IN a dramatic turnaround for their agricultural products, United States farmers are expecting a bumper crop of exports to Mexico this year - up threefold from 1987's sales of $1.2 billion.
This would push Mexico from its current third place to No. 2 for US agricultural exports.
In 1987, the US had an agriculture trade deficit, importing $700 million more from Mexico than it exported, the US Department of Agriculture (USDA) reports. Bulk commodities, like coarse grains and soybeans, made up much of the exports.
But today the trade relationship has changed.
"Now you see a trend towards high-value products," says Richard Barnes, USDA trade minister in Mexico City.
These "high-value products" - consumer-oriented items like canned fruits, snack foods, wine, beer, and red meat - are finding a place in Mexican markets.
Currently, about 70 percent of US farm exports to Mexico are high-value products, according to USDA, and they could amount to $2.4 billion in shipments in 1992.
As world agricultural trade changes, some US states are finding Mexico a profitable partner.
Meanwhile, some traditional customers, like Russia, are not buying as they did before, making Mexico an attractive alternative, says Roberto Restepo, the Illinois Agricultural Department representative in Mexico City.
A US Midwest agriculture research and trade office agrees that the collapse of the former Soviet Union and the breakup of Eastern Europe have ruptured certain trade ties.
"Most people in Midwestern states feel they have to expand beyond traditional markets," says Cindi Griglione, Mexico project manager for the Midwest Agribusiness Trade Research and Information Center (MATRIC) in Des Moines, Iowa.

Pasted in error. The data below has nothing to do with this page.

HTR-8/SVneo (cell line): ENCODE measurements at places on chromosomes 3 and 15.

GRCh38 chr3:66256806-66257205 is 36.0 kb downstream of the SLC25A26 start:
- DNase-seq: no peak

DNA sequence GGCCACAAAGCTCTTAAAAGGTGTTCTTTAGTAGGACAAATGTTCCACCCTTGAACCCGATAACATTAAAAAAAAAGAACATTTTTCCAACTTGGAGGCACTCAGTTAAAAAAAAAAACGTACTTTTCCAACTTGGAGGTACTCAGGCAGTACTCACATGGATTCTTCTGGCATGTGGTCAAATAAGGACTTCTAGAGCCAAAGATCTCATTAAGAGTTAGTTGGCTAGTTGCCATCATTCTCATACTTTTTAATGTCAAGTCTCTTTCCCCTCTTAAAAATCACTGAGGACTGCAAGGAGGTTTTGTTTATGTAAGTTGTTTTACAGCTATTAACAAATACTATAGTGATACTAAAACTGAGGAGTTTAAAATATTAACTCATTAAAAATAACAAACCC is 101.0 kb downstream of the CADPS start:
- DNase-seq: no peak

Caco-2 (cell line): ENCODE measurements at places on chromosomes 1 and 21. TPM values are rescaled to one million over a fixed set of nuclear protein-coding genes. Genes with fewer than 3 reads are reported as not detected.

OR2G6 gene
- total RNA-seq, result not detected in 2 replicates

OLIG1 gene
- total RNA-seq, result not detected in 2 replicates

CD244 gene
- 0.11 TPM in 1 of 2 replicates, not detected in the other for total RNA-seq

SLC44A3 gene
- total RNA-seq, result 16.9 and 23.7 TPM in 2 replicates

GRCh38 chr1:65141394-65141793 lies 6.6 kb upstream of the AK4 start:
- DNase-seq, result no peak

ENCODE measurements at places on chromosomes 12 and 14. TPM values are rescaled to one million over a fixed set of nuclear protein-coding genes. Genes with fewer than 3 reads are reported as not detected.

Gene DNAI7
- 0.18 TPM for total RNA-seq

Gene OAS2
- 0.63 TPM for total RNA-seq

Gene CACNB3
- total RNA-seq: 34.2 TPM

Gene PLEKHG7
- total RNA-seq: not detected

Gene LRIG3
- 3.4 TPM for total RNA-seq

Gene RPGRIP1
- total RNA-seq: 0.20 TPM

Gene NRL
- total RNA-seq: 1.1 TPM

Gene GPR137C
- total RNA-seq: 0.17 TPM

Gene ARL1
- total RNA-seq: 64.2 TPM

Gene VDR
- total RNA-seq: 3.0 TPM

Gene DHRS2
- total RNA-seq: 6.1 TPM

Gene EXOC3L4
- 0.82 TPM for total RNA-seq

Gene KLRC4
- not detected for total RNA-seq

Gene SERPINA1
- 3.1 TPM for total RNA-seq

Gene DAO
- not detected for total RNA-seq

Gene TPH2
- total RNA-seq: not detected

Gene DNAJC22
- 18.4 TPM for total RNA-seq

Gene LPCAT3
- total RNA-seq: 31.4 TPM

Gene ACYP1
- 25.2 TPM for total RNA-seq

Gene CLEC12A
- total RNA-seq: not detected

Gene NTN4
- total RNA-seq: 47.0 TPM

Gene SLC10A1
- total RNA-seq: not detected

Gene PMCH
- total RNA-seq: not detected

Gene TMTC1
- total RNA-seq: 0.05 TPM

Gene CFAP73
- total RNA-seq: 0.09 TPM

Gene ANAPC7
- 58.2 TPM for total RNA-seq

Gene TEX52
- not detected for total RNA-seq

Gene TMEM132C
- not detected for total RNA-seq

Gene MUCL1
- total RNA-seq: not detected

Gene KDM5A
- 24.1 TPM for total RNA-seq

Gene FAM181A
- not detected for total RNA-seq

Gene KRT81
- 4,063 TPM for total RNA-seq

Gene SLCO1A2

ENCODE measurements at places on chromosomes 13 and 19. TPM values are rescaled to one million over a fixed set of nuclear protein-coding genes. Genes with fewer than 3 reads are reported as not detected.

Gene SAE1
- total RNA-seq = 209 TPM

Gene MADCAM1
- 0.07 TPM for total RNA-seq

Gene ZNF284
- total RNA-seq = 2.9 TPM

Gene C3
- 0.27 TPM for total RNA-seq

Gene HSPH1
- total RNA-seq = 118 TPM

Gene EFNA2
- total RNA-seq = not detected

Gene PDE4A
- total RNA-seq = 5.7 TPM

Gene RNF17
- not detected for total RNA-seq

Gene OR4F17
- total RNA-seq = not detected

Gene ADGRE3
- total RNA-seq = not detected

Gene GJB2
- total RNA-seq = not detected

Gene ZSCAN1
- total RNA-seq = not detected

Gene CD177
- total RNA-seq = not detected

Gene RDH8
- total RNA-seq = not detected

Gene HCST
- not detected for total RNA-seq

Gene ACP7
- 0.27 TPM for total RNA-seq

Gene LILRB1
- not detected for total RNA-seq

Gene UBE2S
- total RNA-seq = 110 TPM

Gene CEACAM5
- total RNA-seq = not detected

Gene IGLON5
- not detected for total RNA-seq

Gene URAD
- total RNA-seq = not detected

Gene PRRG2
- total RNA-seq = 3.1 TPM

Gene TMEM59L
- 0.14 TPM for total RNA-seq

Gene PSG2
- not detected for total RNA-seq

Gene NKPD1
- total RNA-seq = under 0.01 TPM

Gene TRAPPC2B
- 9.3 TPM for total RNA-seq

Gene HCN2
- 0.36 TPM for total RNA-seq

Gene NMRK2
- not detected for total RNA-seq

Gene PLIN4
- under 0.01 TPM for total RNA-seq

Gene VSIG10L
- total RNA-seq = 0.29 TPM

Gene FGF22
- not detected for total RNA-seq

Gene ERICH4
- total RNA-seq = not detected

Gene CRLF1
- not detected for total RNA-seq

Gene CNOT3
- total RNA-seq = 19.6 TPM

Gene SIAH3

Ms. Griglione points to Mexico's 1986 entry into the General Agreement on Tariffs and Trade, the international trade regime, as a key factor in growing US exports to Mexico. As Mexico dismantled its trade barriers, US agricultural products flowed south at an unprecedented rate, she says.
This month, the US Agricultural Department will open a specialized trade center dedicated to promoting sales of US grains, meats, timber, and other products in Mexico.
"The idea is ... to take advantage of liberalized market conditions," says the USDA's Barnes.
A group of Illinois farmers toured the states of Mexico and Queretaro in August to survey land to grow corn. In turn these state governments and private banks hope to update agricultural techniques.
New constitutional changes in Mexico have opened the gates to foreign investment in agriculture, transforming land policies that have been sacred since the 1917 revolution.
"By nature, the constitutional changes will encourage outside firms to invest," Barnes says.
Mexican producers will likely welcome US agribusiness with open arms. Ninety-two percent of agricultural producers here want a foreign partner, according to an August survey by the Monterrey-based daily El Norte. Respondents said foreign capital, technology, and international experience would benefit Mexican agricultural sales.
US farmers in general are interested in investing in agricultural products that are consistent with Mexico's soil conditions and lack of water, says Sergio Martin, vice president of MacroAsesoria, a Mexico City research organization. "I see this as a trend," Mr. Martin says.
In addition, investors are focusing on labor-intensive products, such as coffee, to take advantage of Mexico's inexpensive workers, Martin says. "It won't take employment from the US because these products typically are not produced in the United States," he notes.
MATRIC's Griglione says other Midwest corporations have established farms in Mexico to grow fruit and vegetables for export to the US.
"Many farmers believe the ideal trade relationship works both ways," she says.